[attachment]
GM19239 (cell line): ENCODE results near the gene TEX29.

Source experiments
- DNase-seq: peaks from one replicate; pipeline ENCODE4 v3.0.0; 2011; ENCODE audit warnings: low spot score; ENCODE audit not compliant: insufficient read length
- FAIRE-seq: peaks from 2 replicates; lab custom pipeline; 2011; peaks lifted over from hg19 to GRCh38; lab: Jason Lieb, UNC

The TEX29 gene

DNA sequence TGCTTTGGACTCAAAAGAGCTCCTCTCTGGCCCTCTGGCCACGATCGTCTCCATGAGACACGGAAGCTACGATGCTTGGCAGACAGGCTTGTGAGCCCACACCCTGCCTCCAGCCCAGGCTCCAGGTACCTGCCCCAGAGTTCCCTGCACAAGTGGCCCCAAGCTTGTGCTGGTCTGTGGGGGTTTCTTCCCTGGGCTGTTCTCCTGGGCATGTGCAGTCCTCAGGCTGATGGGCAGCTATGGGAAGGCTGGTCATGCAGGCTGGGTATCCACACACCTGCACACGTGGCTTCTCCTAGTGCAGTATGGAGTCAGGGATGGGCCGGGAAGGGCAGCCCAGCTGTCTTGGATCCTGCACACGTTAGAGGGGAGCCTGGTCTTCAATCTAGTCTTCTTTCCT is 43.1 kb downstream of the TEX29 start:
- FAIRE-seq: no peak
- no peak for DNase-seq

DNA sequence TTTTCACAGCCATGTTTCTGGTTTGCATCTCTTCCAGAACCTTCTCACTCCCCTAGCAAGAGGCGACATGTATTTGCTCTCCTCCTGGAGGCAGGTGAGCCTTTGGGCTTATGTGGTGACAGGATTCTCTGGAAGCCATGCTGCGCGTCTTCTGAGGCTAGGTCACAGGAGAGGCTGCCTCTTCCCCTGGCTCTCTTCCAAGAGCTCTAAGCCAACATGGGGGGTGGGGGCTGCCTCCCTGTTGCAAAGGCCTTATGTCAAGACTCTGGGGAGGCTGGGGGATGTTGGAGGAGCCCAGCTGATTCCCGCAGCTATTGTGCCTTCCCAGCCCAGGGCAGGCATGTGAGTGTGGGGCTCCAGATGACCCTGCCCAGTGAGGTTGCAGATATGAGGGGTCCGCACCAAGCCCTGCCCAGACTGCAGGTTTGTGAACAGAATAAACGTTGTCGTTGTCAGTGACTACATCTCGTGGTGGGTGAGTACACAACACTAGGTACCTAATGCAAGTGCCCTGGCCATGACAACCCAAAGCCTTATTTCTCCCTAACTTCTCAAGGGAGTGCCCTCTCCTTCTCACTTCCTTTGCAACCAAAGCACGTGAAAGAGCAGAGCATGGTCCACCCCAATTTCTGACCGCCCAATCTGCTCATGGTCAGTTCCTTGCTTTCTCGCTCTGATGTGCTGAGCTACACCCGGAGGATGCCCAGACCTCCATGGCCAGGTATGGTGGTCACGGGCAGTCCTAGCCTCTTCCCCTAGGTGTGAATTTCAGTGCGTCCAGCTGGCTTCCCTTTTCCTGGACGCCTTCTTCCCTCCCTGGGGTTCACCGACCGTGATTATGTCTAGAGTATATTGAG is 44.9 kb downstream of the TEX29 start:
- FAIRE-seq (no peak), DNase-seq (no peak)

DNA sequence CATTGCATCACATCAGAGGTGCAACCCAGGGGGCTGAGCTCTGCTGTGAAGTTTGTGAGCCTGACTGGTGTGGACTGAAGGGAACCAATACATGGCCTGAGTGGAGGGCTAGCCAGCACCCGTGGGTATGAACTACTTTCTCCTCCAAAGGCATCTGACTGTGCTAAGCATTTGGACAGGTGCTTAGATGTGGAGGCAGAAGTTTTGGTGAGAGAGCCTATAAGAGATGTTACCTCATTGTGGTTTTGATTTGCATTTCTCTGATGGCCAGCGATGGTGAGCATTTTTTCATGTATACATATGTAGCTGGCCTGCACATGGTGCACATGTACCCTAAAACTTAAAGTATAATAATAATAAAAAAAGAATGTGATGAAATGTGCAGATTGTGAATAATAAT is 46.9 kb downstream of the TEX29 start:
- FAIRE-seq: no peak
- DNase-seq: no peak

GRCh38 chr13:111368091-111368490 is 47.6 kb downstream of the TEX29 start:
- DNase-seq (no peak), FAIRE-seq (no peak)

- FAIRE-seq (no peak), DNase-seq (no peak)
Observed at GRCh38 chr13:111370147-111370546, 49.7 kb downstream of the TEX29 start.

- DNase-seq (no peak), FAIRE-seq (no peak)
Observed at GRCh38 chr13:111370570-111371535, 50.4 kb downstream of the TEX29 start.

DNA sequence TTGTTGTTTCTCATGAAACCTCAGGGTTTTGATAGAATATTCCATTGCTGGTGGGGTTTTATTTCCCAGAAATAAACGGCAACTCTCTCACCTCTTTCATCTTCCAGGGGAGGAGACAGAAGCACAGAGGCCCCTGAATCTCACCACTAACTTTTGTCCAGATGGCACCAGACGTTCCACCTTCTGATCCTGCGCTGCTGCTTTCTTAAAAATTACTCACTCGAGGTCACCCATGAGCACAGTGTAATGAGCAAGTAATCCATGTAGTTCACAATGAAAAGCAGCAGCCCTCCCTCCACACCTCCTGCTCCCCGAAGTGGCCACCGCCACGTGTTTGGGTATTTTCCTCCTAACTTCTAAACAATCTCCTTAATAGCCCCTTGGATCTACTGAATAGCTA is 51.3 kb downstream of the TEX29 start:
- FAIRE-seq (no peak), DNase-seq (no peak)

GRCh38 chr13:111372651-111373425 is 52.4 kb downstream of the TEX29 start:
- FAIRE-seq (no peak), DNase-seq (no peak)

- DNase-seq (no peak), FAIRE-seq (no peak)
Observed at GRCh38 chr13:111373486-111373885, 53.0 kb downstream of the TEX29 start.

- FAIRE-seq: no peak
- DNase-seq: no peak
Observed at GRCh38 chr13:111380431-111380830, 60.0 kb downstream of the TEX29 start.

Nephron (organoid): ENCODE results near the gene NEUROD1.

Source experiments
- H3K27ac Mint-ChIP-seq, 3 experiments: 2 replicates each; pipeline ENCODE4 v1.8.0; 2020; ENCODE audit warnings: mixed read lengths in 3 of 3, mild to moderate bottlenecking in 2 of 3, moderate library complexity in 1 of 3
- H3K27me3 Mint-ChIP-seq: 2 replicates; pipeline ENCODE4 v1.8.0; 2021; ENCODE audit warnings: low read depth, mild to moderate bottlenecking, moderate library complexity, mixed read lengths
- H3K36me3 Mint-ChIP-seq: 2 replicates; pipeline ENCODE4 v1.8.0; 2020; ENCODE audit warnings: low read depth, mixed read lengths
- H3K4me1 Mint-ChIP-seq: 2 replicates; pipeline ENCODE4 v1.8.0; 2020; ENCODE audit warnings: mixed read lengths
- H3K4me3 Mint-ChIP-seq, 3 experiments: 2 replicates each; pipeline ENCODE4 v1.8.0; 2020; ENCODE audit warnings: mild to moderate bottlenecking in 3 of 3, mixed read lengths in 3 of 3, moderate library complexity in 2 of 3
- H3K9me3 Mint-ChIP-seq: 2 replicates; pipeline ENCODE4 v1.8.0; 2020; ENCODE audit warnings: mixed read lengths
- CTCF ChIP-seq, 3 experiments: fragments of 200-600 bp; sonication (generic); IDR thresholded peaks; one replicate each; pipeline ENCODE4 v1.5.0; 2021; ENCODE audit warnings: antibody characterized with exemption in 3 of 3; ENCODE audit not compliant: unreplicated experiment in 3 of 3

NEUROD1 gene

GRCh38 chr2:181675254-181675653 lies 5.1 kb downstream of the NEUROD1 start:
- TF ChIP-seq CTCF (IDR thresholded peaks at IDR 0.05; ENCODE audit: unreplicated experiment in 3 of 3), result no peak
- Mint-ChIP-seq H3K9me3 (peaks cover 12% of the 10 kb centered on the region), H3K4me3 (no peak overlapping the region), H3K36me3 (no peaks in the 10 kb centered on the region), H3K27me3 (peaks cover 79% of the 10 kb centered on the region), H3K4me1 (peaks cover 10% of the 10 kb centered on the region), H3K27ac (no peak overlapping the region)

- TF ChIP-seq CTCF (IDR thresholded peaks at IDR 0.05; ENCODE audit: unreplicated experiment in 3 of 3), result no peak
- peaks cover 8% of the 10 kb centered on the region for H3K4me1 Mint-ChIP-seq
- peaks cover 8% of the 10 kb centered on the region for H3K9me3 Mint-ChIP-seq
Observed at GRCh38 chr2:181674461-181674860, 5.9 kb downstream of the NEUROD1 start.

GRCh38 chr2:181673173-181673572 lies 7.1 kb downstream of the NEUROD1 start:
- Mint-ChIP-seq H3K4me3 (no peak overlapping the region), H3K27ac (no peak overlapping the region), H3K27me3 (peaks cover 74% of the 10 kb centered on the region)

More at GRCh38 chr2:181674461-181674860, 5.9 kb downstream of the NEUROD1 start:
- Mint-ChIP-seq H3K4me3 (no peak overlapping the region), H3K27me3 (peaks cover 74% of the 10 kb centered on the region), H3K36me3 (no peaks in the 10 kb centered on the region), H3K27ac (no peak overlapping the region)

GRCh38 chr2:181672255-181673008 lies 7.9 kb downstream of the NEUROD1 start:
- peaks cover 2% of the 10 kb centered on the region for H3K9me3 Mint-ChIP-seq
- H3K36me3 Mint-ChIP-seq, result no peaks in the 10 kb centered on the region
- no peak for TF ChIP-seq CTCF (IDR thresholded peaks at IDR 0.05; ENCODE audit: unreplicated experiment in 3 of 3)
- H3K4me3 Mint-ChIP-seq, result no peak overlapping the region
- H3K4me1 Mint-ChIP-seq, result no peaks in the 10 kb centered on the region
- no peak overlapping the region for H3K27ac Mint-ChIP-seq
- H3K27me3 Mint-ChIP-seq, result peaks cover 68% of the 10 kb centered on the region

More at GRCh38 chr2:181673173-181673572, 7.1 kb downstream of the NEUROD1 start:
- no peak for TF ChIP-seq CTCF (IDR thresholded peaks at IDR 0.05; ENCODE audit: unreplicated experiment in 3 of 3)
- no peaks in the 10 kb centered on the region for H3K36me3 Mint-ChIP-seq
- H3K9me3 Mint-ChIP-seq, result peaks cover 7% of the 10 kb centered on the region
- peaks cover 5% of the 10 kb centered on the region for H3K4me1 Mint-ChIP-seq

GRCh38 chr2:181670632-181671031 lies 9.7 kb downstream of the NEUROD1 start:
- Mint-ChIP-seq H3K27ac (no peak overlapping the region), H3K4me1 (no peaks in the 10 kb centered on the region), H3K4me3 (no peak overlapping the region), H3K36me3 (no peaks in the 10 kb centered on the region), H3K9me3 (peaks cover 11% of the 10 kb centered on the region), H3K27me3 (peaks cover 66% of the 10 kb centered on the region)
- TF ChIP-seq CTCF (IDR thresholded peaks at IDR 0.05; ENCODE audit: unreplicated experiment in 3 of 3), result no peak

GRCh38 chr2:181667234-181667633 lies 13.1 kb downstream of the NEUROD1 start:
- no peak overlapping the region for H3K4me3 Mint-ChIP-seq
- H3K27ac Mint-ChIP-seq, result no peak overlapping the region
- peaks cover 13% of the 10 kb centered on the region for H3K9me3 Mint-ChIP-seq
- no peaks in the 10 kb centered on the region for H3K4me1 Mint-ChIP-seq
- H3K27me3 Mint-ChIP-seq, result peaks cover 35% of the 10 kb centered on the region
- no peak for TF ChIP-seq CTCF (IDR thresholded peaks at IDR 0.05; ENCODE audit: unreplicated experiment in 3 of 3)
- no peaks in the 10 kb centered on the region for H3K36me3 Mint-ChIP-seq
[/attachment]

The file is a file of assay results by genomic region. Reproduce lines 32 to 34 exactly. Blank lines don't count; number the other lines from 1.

- H3K27me3 Mint-ChIP-seq: 2 replicates; pipeline ENCODE4 v1.8.0; 2021; ENCODE audit warnings: low read depth, mild to moderate bottlenecking, moderate library complexity, mixed read lengths
- H3K36me3 Mint-ChIP-seq: 2 replicates; pipeline ENCODE4 v1.8.0; 2020; ENCODE audit warnings: low read depth, mixed read lengths
- H3K4me1 Mint-ChIP-seq: 2 replicates; pipeline ENCODE4 v1.8.0; 2020; ENCODE audit warnings: mixed read lengths